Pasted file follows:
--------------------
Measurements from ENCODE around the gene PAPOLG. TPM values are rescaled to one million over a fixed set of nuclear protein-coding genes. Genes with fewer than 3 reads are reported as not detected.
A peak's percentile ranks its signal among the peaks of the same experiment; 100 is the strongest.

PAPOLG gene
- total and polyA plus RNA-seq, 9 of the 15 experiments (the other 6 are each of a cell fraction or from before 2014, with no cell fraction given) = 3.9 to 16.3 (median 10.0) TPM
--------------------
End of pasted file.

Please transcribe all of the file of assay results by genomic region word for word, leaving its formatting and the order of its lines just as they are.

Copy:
Measurements from ENCODE around the gene PAPOLG. TPM values are rescaled to one million over a fixed set of nuclear protein-coding genes. Genes with fewer than 3 reads are reported as not detected.
A peak's percentile ranks its signal among the peaks of the same experiment; 100 is the strongest.

PAPOLG gene
- total and polyA plus RNA-seq, 9 of the 15 experiments (the other 6 are each of a cell fraction or from before 2014, with no cell fraction given) = 3.9 to 16.3 (median 10.0) TPM